But the Crack era has subsided or morphed into the Opioid zone as per chemical drugs. But, alas, there is now a drug more sinister and vile that all other drugs combined: the Cell Phone. Rather than addicts running through the streets with Crack in hand, we now see a global addiction to cell phone psychosis, yes, beyond a neurosis, yes, cell phone psychosis, a total break with reality in which the addict almost never removes the object of their addiction from their hand, literally, never: not while walking, talking to another human being, eating dinner, defecating, sexual intercourse, yes, the
    entire daily round is consumed with cell phone in hand. Any any attempt to remove this vile object full of radiation may be the cause of cancer but most certainly the disconnection of human to human interaction in real time, I mean the touching, hugging, kissing, physical interaction between human beings. Lovers nor families can meet without this devil device in their midst.

    The Cell Phone heads are thus addicts in a pandemic worse that all the world's chemical drugs combined. We cannot imagine the destruction this device is doing to socalled civilization. Yet, when used in the positive, most especially as a repository of knowledge and information, the cell phone is without peer, after all, it is a computer of the first order. And Becky will tell you any and everything you want and need to know, just Google her. But imagine, many have never Googled Becky, they spend their daily round stalking lovers and would be lovers with the mantra, "Where you at, where you at?" Sadly, the person asking probably doesn't know where he/she is at. Ask them, "Are you on the North East corner of Martin Luther King, Jr. Drive? After all, Dr. Frantz Fanon told us the oppressed man/woman is disoriented, he doesn't know where he is, and most especially who he/she is. Tell him, "You are a North American African." You are not a Continental African, European African, Caribbean African, Central and South American African.  Becky will tell who you are.
    And if you can't spell, she will say, "Did you mean....?"

    Friday, March 12, 2010


    Parable of the Cell Phone



    Parable of the Cell Phone


    We have come to the death of speech. The era of high spiritual consciousness shall make speech unnecessary because we shall be keen enough to read thoughts up close and from afar. We shall understand as we understood not so long ago the glance of an eye from mama when we were misbehaving. There was no mistaking what mama's eyes were saying to us: straighten up and fly right or face the consequences.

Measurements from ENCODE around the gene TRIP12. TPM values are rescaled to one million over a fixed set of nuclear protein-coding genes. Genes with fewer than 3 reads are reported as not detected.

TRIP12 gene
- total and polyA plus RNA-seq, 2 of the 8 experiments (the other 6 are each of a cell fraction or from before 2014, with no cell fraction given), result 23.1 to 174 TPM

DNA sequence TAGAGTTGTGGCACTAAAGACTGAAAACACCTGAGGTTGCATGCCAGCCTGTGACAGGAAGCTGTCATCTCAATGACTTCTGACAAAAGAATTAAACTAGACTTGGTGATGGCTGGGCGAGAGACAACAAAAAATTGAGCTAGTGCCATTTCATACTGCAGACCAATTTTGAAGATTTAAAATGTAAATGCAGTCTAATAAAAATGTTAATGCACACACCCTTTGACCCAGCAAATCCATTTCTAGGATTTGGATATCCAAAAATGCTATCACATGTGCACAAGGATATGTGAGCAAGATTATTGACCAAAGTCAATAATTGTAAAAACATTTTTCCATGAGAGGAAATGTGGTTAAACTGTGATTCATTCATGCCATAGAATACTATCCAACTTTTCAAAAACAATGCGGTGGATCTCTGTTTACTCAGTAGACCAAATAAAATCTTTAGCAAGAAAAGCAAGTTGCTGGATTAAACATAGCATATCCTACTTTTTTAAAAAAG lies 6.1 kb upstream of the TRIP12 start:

In the old days, lovers and friends of long time could communicate without speech: they could read each others minds. This is also true when those of high consciousness have met for a short time. It all has to do with the Oneness of being, the One Mind that propels the universe, the universe of thought and the resultant action.

    Speech is thus a kind of laziness and redundancy since we already know what we are thinking. And how often have we called someone thousands of miles away to hear them say they were just thinking about us or they had just mentioned our name in conversation. Or, they knew we were sick or someone was dead.

    So how strange it is that we think the cell phone is an invention of high technology when it is, in fact, already obsolete in the era of spiritual consciousness. Furthermore, 90% of phone conversations are of no importance whatsoever. It is similar to when man discovered the wheel, surely many wheels were rolled down the hill for fun and entertainment.

    The cell phone is such a device, and has become dangerous to our health. The Los Angeles train wreak happened because the conductor was text messaging. So we have new technology taking us backward into danger and death, rather than forward into life more abundantly.

    People are so overjoyed with the new technology they cannot eat without it, cannot have sex without their cell phone in hand. What is more important, reaching a climax or talking to another girlfriend or boyfriend or business partner? Not only should the cell phone be banned while driving, but while eating and making love. Unless you are President Obama, that shit you talking about ain't hardly important. Aristotle said long ago that there were very few things in life really important.
    And the last thing a woman needed was a cell phone. After all, (as if the man doesn't do the same Goddamn thing) she walks talking, sits talking, sleeps talking, eats talking, screws talking, on the toilet talking, in the bathtub talking. She will be in her coffin talking on the cell phone.

    Sister


    Yeah, these nigguhs is here at my funeral. Yeah, that bitch is here. Now you know I don't like that bitch. I should get out this casket and beat her motherfuckin ass. How dare she come to my funeral after I caught her and my man fucking. They can fuck forever now cause I'm outta here.